A magnitude 6.3 earthquake earthquake hit central Croatia on Tuesday, causing major damage to homes and other buildings in a town southeast of the capital.
Officials have reported the death of a girl in the quake and a man and a boy were pulled out alive from a car buried in rubble.
The European Mediterranean Seismological Center said the earthquake hit 28 miles southeast of Zagreb. Initial reports said the earthquake caused wide damage, collapsing roofs, building facades and even some entire buildings.
The same area was struck by a 5.2 quake on Monday and several smaller aftershocks were felt Tuesday.
Croatian state broadcaster HRT said a girl died in the earthquake in Petrinja, a town southeast of the capital that was hit hardest by the earthquake. Other Croatian media also reported the death, quoting the town's mayor. The child's age or other details were not immediately available.
"The center of Petrinja as it used to be no longer exists," HRT said in its report. "One girl died and there are injuries and people inside collapsed buildings."
"My town has been completely destroyed, we have dead children," Petrinja Mayor Darinko Dumbovic said in a statement broadcast by HRT TV. "This is like Hiroshima — half of the city no longer exists."
"The city has been demolished, the city is no longer livable," he said. "We need help."
Croatian Prime Minister Andrej Plenkovic and other government ministers arrived in Petrinja after the earthquake.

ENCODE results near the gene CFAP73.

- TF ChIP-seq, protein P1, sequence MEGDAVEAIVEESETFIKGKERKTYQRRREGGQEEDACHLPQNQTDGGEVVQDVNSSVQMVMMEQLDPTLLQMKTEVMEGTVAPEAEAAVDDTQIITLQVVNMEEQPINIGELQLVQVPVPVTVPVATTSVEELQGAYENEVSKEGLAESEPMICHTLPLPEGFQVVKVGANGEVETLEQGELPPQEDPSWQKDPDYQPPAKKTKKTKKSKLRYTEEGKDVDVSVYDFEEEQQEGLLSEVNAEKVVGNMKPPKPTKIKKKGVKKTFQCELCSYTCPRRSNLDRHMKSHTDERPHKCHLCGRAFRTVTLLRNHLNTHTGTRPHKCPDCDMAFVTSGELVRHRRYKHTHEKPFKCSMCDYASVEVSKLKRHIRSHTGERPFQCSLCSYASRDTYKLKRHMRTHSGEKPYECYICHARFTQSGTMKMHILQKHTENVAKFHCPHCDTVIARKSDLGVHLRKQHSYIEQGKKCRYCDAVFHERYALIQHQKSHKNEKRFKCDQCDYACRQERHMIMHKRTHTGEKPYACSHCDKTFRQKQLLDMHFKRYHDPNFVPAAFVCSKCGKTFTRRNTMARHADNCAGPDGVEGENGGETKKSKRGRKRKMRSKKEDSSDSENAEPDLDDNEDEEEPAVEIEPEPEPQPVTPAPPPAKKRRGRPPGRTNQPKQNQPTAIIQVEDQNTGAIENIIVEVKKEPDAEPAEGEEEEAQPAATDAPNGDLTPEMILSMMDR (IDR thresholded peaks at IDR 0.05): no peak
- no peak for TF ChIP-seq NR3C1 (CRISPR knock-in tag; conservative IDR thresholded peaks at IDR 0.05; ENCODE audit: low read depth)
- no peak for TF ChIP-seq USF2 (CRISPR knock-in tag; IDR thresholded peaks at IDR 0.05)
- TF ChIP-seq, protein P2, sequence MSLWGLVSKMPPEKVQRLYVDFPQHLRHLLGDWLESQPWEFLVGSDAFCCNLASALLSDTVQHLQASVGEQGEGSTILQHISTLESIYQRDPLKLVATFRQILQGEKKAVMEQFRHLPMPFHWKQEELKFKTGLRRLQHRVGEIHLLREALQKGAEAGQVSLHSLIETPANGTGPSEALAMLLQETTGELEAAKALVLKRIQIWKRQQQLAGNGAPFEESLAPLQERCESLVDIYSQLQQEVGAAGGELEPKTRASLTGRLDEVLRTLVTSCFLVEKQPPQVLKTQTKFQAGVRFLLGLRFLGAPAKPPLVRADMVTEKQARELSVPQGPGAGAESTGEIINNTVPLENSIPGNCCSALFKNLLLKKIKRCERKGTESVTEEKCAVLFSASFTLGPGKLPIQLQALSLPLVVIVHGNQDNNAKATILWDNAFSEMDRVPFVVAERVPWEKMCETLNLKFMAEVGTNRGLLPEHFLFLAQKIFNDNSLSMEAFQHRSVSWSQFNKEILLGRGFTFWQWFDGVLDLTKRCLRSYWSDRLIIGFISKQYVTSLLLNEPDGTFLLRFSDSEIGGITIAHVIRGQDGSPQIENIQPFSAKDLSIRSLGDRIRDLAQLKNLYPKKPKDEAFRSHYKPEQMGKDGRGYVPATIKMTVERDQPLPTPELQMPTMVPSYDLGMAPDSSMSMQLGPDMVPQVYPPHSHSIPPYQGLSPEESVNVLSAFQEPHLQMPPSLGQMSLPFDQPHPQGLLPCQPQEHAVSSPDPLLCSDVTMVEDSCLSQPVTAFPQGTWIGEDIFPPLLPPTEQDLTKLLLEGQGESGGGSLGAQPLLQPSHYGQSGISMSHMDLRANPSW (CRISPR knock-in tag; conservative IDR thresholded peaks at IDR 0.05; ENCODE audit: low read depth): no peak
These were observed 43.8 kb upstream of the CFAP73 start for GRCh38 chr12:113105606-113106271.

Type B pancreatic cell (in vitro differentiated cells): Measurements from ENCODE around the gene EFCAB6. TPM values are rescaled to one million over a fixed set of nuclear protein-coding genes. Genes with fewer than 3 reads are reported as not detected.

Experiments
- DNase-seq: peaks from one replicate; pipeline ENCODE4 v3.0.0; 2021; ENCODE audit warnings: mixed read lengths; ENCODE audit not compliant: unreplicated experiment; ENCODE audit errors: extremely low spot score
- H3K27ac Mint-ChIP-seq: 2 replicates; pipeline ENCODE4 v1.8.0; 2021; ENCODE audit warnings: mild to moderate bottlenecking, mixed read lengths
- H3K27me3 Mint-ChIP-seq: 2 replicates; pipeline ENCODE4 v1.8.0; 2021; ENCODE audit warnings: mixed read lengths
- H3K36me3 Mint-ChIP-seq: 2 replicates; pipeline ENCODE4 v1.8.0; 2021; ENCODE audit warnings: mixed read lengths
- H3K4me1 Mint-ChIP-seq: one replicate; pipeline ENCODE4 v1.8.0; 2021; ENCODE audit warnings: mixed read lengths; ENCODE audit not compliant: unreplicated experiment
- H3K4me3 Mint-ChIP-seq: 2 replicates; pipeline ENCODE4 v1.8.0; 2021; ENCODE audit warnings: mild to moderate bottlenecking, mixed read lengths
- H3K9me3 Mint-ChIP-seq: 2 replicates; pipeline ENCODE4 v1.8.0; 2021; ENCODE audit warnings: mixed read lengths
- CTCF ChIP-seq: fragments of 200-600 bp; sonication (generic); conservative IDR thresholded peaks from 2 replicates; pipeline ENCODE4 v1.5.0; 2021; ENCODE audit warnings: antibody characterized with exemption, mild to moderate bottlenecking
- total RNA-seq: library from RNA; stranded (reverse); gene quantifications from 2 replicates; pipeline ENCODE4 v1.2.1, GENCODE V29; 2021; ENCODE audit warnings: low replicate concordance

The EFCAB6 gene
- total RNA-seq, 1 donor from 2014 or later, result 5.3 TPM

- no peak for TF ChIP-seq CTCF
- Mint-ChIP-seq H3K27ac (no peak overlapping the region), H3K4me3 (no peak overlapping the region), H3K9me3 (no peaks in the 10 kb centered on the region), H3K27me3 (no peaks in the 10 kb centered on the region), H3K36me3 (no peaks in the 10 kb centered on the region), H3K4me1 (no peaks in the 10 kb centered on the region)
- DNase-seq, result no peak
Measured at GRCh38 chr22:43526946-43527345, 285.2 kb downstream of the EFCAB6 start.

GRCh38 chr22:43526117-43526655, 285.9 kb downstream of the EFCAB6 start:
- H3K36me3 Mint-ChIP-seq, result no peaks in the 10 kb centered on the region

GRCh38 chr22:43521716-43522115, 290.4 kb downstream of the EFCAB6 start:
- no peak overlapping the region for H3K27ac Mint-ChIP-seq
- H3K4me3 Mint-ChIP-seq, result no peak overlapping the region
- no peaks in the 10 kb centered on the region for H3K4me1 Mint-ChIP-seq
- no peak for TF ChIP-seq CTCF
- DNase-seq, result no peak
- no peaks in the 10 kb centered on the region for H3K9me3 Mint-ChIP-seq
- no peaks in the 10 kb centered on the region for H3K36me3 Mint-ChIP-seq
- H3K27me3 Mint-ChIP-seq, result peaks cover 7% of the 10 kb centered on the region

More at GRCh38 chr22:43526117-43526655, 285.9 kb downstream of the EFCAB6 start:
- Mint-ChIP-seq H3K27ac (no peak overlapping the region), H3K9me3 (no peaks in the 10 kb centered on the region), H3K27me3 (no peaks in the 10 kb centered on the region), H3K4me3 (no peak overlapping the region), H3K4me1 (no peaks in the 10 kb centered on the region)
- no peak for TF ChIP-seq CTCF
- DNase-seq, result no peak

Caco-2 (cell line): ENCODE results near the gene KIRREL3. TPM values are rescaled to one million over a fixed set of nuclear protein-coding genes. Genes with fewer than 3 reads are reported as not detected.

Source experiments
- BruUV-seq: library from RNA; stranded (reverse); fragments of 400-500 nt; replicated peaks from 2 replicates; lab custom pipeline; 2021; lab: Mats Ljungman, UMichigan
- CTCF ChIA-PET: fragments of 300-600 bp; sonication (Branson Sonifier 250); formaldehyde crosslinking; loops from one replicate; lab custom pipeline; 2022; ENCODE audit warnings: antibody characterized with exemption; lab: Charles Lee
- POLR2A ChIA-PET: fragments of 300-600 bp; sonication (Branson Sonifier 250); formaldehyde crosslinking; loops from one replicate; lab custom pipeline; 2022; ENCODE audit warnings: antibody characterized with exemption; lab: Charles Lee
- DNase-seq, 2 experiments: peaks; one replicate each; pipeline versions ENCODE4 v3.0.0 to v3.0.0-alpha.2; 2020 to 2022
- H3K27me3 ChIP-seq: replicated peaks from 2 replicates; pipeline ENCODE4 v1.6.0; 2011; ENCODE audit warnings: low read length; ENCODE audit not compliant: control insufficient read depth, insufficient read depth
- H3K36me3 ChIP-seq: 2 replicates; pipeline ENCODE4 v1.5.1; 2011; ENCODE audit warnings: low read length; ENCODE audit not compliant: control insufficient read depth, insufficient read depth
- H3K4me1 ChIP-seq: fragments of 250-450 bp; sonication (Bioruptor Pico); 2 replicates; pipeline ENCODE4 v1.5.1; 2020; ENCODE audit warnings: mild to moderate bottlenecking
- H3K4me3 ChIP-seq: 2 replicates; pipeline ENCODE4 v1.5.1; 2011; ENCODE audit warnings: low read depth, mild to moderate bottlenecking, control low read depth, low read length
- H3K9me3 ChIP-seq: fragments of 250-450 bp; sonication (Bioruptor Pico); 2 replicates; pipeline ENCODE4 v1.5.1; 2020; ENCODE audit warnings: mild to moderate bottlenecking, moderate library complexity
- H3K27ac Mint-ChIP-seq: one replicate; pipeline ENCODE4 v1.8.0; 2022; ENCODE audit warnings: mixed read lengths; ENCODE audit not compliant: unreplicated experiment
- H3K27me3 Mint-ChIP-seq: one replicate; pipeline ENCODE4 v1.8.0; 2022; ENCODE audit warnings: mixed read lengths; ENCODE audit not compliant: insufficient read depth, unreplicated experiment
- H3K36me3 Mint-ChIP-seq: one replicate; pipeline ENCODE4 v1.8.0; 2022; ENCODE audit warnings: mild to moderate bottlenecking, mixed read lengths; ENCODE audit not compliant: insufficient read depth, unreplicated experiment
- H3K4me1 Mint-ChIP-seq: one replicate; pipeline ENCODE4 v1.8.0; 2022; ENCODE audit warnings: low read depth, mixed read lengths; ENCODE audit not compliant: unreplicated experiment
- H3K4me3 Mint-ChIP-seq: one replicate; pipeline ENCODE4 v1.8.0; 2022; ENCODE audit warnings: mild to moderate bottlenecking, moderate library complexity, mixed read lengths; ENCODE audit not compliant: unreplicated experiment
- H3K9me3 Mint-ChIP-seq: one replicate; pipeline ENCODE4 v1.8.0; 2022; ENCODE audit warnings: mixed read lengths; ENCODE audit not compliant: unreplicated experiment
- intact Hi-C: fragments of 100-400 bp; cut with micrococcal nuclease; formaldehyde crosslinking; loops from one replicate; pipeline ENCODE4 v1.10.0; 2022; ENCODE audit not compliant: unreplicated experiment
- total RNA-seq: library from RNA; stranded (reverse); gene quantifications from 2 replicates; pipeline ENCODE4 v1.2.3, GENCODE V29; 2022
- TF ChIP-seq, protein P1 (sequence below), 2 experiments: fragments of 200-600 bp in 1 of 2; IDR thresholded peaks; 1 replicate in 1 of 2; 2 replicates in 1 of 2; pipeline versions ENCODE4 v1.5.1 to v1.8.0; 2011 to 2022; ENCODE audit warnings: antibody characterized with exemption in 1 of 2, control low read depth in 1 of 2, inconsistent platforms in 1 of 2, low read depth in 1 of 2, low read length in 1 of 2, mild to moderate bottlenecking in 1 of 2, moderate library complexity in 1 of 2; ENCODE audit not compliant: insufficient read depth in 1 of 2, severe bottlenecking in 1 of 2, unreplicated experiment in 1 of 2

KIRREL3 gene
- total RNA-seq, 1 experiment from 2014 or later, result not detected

Regional TV channel N1 reported live Tuesday from the town that a collapsed building had fallen on a car. The footage showed firefighters trying to remove the debris to reach the car, which was buried underneath. A man and a small boy eventually were rescued from the car and carried into an ambulance.
Fallen bricks and dust littered the streets, and many houses were completely destroyed. The Croatian military was deployed in Petrinja to help with the rescue operation.
Croatian media said people were injured by the quake, but could not initially say how many amid the confusion and downed phone lines.
Croatian seismologist Kresimir Kuk described the earthquake as "extremely strong," far stronger than another one that hit Zagreb and nearby areas in the spring. He warned people to keep out of potentially shaky, old buildings and to move to the newer areas of the city because of the aftershocks.
In the capital, people ran out into the streets and parks in fear. Many reportedly were leaving Zagreb, ignoring a travel ban imposed because of the coronavirus outbreak.
The earthquake was felt throughout the country and in neighboring Serbia, Bosnia and Slovenia. It even was felt as far away as Graz in southern Austria, the Austria Press Agency reported.
Authorities in Slovenia said the Krsko nuclear power plant was temporarily shut down following the earthquake. The power plant is jointly owned by Slovenia and Croatia and located near their border.